Training Past Failure

Article By James Collier BSc (Hons), MuscleTalk Moderator

Bodybuilders and strength athletes are always saying you have to train past failure to make good strength and size gains. What do they mean? There are a number of different ways of going beyond the pain barrier in order to work a muscle as much as possible, all of which take dedication and enthusiastic training, with the absolute want to make gains. The aim of a workout is to stimulate as many muscle fibres in the muscle as possible, and to do this the muscle must be trained to complete exhaustion.

Some of us think we train hard. I used to think so, but looking back that was only at a level of about 80% of how hard I train now. Even if your diet is perfect, and you take quality anabolic aids, you will not grow if you don't give it 100% in the gym. And 100% means 100%, i.e. until you physically (not psychologically) cannot do anymore.

Some bodybuilders claim they train better without a partner, but most find they need one, not only for encouragement, but to give assistance in order to do a few more reps after reaching failure on a weight.

Ways of training past failure are discussed below, many of which require assistance from a training partner:

Forced reps
Train to failure, then get a spot to assist you in lifting a few more reps out, but keep your form strict.

Drop sets
This is where you train to failure with a weight, then immediately use a lighter weight. Typically triple-drops are used, but there's no reason not to go all out sometimes and drop until hardly any weight is being lifted, going to failure on each weight.

Negative reps
Positive failure is where it is no longer possible to lift the weight. This is reached before negative failure, which is where it is no longer possible to control the negative movement of the weight. Here, after you have reached positive failure, your training partner will lift the weight, and you have to control it on the way down for a few reps.

Negative resistance reps
This is where, after positive failure, your training partner lifts the positive part of the movement and then pushes the weight down lightly and you have to try to resist the force. For example, in biceps curls, do a set until positive failure, then your partner lifts the weight up to your shoulders; he then applies some downward pressure while you attempt to keep the weight in the curled position. Be careful with these as they can cause injury - keep your form strict, only do 2-3 reps like this and only do them occasionally.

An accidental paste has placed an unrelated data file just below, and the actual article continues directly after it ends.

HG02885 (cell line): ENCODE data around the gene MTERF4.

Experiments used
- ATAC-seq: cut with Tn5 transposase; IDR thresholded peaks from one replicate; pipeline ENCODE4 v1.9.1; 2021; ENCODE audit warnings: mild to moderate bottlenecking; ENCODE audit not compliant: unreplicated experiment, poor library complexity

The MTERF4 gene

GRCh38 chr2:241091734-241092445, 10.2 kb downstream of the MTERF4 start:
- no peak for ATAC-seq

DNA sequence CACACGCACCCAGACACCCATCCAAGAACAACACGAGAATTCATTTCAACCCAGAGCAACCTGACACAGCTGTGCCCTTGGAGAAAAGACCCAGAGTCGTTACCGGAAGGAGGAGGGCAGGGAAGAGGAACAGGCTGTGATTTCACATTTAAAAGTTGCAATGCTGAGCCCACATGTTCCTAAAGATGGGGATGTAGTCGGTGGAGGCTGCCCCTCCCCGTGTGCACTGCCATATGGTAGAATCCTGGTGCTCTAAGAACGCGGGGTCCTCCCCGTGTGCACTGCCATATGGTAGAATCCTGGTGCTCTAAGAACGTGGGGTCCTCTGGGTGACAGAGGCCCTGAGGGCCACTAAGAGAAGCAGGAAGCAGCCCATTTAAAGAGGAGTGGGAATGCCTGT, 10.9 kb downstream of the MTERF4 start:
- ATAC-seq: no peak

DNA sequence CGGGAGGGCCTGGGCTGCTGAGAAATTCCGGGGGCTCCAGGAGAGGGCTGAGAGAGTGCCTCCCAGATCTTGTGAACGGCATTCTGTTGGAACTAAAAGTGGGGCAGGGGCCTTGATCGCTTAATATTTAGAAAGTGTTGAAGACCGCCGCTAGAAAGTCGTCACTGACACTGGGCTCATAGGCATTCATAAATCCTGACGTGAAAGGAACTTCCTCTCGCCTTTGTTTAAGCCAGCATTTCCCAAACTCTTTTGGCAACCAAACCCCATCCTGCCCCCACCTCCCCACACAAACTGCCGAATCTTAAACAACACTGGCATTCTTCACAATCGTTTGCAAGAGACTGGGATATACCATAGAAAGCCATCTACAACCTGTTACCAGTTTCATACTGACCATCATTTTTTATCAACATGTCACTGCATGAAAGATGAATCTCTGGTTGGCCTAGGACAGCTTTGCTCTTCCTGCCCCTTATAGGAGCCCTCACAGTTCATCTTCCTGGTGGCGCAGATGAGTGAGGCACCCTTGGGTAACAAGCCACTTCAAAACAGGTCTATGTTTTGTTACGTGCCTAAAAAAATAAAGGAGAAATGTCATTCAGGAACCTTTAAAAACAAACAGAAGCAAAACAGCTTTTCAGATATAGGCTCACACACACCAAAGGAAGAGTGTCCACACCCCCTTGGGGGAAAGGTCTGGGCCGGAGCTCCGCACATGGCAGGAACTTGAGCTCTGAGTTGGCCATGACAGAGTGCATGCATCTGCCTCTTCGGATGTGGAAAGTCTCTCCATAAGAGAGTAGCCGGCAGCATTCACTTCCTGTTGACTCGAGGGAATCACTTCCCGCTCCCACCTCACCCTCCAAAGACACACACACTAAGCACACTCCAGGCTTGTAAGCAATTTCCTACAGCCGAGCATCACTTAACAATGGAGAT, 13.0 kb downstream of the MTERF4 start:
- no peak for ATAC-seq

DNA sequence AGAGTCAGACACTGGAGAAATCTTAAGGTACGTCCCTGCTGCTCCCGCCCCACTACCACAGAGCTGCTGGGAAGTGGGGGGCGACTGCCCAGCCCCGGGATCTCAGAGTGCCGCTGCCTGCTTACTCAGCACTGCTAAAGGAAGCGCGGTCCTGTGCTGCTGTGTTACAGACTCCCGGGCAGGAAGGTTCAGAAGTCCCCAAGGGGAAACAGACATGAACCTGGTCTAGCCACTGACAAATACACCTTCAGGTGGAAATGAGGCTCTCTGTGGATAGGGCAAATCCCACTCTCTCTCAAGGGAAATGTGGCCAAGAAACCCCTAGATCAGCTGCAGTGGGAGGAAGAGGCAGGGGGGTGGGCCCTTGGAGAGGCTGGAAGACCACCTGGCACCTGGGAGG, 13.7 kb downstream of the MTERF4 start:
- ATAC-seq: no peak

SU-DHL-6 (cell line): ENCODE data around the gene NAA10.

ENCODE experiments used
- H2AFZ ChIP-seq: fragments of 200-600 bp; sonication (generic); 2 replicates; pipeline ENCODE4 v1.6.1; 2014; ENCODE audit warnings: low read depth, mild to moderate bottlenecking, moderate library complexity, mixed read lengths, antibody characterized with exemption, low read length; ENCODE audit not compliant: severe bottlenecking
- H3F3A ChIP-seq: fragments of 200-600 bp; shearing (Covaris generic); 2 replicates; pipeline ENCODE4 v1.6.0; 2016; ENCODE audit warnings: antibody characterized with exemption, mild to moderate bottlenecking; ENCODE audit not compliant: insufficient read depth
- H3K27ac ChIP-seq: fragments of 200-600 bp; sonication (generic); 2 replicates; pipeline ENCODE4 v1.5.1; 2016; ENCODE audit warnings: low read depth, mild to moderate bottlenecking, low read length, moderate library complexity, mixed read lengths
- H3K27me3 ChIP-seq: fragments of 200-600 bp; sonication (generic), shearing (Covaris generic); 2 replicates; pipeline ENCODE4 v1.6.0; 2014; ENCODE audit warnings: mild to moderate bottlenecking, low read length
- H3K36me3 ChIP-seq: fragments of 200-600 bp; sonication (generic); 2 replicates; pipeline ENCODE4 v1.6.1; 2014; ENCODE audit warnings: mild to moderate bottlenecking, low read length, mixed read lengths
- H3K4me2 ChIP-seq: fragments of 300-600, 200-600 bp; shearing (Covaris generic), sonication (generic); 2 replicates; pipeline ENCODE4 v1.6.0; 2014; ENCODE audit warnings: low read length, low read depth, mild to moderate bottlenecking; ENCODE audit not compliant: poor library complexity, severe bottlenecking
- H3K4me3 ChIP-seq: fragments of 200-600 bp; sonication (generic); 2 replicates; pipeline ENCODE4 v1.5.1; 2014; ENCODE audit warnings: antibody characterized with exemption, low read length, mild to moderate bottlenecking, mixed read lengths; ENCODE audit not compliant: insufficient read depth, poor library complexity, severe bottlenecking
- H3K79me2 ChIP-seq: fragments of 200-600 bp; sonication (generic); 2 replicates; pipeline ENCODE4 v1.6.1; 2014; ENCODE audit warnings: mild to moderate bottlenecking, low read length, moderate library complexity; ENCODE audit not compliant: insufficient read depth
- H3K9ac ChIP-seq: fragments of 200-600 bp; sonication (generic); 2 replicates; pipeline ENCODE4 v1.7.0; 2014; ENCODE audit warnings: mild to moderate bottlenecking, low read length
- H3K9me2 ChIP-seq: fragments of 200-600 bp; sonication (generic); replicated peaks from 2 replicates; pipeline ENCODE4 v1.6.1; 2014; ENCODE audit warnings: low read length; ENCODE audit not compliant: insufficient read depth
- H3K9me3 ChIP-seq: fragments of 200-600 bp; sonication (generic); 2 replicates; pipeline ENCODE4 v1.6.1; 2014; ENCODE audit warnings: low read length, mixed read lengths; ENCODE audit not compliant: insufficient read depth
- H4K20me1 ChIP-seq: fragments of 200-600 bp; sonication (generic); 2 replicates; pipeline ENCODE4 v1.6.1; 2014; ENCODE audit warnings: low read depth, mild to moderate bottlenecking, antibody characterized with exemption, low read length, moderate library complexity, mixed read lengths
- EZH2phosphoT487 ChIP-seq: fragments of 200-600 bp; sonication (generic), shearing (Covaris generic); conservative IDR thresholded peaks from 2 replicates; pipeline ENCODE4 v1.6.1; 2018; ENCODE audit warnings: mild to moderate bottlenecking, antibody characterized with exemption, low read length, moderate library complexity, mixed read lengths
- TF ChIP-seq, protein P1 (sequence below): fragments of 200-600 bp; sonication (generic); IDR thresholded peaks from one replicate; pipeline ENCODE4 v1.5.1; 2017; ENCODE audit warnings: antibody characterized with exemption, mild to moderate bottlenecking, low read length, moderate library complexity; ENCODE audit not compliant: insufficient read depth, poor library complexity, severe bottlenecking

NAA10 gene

Cheat reps
Obviously, cheating should be discouraged, and try to keep perfect form on all exercises to minimise risk of injury and maximise isolation effort on the muscle. However, if you have reached failure with perfect form, cheat reps performed carefully can help you squeeze an extra few reps out and go past failure.

Rest-pause
I don't see many trainers using this method, but it's very simple and effective. Simply train a set to failure, put the weight down, shake off the pain, then pick the same weight up and go again, 2-3 times.

Half reps
When you cannot do another full rep, do a few more with just half the movement; as this is still stimulating the muscle.

Supersets
Two or more different exercises may be performed in succession with no rest in between. This may be two exercises for the same muscle group, or 2 for antagonistic muscles (I feel the latter is not very effective, as you cannot give your all for the second muscle after training the first set to failure).

Pre-exhaust
In a workout, to maximise exertion on a muscle, try performing isolation exercises before compound movements. This will ensure that the muscle in question will be well worked from the isolation movement, so during the compound movement it will tire before other muscles, so is maximally worked. This principle is more appropriate for bodybuilders and not strength trainers.

Different ways of training past failure can be incorporated together in the same set. For example in bench pressing: Train to positive failure, followed by 2-3 forced reps with your training partner; put the weight down, and strip some weight off and go again with the same principle as a triple drop; after the last drop try banging out 10 half reps. Precede bench press by dumbbell flyes, so the isolation movement is first.

My philosophy is, it doesn't matter how you train as long as you are genuinely training to maximum effort, and you are training safely.

Try some of these ideas in your workouts from time-to-time, if you are not already. Enjoy your workouts, folks!